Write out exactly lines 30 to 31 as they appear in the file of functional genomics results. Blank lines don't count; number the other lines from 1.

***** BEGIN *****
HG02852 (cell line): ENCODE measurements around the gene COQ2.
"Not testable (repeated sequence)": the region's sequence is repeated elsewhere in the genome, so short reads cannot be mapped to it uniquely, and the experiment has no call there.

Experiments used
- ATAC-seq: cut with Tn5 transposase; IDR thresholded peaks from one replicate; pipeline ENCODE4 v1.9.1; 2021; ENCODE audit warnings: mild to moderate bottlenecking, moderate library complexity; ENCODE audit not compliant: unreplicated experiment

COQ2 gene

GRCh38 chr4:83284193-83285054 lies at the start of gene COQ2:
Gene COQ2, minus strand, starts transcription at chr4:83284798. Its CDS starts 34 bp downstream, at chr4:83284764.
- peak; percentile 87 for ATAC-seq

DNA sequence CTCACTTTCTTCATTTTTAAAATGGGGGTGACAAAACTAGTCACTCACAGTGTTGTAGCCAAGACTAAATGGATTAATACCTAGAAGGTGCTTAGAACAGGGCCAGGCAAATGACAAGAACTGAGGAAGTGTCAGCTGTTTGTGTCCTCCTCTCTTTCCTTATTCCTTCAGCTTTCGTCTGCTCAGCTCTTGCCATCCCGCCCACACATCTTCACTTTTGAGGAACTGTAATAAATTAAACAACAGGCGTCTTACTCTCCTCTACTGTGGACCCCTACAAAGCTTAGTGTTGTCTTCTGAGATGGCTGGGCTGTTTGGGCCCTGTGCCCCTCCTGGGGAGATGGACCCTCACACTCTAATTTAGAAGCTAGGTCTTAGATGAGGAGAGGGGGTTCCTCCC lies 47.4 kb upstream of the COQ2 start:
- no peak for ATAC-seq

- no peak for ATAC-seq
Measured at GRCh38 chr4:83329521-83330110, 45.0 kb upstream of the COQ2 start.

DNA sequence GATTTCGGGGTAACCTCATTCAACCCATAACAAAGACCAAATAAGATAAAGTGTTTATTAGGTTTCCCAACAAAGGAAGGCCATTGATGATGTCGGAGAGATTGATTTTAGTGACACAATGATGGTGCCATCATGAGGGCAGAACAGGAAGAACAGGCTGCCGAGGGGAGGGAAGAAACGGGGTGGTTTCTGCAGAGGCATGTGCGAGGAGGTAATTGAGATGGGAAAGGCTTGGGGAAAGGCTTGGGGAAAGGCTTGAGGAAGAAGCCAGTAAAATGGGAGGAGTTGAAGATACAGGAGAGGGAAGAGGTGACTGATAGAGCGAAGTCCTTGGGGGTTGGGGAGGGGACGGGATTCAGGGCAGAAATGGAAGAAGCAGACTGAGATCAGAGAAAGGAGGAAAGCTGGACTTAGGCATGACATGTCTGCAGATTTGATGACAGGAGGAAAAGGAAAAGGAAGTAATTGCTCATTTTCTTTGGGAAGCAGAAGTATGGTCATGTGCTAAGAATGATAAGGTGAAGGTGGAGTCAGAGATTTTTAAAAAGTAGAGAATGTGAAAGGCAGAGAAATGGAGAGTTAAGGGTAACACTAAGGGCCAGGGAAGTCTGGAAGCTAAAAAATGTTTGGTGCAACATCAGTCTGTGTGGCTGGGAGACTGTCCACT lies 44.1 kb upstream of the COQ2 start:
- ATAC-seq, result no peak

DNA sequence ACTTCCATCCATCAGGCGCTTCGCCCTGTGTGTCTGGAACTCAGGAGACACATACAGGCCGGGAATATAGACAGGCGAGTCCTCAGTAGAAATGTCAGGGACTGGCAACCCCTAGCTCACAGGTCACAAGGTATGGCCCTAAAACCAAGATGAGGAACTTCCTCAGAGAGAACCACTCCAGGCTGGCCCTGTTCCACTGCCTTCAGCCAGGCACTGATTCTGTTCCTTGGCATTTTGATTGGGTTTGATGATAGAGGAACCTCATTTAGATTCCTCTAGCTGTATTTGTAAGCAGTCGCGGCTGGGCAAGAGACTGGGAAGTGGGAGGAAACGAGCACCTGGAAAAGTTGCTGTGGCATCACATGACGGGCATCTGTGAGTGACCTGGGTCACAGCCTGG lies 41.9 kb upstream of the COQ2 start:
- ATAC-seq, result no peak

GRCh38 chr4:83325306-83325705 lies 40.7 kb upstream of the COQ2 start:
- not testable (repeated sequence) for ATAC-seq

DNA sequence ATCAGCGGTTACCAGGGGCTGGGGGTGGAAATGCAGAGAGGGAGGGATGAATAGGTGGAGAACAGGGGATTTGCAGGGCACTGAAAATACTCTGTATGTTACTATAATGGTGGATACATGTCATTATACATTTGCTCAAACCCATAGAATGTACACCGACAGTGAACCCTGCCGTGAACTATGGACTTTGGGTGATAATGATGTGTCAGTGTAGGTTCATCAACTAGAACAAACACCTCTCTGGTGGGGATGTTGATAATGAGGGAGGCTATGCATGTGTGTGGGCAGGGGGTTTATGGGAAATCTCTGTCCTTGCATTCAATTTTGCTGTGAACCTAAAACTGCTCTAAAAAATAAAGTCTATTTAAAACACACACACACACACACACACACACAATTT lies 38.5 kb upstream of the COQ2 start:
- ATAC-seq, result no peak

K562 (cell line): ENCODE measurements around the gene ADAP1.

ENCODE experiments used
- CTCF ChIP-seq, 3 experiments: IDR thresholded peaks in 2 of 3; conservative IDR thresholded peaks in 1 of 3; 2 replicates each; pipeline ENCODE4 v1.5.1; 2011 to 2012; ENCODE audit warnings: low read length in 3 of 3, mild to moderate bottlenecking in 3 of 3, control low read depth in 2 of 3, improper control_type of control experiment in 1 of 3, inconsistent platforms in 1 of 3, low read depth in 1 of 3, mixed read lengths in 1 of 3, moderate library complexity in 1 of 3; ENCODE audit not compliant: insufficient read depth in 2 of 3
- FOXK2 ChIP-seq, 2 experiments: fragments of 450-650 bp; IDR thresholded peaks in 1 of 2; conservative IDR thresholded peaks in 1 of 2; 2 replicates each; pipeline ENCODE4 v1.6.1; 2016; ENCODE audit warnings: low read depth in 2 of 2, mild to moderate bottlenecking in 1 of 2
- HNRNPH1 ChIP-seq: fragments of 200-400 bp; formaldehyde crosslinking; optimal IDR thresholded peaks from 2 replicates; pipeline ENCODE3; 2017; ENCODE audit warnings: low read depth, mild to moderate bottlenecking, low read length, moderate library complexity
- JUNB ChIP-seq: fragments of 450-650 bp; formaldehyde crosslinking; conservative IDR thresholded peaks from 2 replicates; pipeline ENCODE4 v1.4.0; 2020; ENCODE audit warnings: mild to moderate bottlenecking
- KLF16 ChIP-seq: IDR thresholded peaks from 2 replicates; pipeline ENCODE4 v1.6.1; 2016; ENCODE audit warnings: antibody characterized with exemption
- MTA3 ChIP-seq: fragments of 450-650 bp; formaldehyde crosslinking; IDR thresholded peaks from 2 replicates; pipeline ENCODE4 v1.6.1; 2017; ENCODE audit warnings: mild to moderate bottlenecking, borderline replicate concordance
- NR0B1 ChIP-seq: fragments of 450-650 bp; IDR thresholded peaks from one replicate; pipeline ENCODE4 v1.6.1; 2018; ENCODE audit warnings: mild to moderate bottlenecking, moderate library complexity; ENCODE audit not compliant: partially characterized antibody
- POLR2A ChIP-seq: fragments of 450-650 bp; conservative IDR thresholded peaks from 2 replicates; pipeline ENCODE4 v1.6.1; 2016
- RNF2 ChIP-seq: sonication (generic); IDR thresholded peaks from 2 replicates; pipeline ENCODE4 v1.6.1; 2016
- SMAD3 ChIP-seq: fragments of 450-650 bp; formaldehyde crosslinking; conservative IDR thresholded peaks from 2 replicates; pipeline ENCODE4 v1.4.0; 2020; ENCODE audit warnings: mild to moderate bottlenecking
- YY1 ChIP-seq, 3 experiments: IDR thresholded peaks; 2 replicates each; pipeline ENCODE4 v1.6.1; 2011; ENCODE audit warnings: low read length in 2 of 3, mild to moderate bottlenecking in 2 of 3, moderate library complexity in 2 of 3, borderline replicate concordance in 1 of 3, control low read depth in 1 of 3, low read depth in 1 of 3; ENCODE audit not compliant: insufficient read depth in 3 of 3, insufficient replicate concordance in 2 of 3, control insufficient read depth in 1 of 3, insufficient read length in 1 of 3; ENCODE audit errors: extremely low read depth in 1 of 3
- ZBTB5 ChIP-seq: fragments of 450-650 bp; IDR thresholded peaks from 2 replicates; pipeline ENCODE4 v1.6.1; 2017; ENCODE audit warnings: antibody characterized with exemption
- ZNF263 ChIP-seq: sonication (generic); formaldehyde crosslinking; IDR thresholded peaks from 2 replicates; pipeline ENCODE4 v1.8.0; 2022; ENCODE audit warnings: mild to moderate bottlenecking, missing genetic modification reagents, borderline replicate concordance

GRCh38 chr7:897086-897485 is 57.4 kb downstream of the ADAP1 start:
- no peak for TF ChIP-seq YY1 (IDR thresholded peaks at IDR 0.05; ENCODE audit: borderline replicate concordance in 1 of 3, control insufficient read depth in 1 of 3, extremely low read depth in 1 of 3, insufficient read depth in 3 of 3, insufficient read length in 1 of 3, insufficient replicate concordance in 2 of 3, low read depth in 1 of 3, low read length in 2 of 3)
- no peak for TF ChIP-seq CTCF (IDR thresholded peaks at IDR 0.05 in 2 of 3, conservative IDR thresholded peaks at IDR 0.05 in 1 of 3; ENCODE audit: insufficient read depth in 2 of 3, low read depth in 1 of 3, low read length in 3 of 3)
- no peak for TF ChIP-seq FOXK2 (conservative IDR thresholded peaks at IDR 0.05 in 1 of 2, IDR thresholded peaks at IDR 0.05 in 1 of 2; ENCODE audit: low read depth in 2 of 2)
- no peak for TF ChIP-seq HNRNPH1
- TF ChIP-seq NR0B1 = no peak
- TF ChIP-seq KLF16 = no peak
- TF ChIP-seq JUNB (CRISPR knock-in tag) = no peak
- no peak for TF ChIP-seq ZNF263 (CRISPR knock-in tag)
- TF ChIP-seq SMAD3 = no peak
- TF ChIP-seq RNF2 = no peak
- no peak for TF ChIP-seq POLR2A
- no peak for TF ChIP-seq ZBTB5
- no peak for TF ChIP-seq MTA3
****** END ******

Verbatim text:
- POLR2A ChIP-seq: fragments of 450-650 bp; conservative IDR thresholded peaks from 2 replicates; pipeline ENCODE4 v1.6.1; 2016
- RNF2 ChIP-seq: sonication (generic); IDR thresholded peaks from 2 replicates; pipeline ENCODE4 v1.6.1; 2016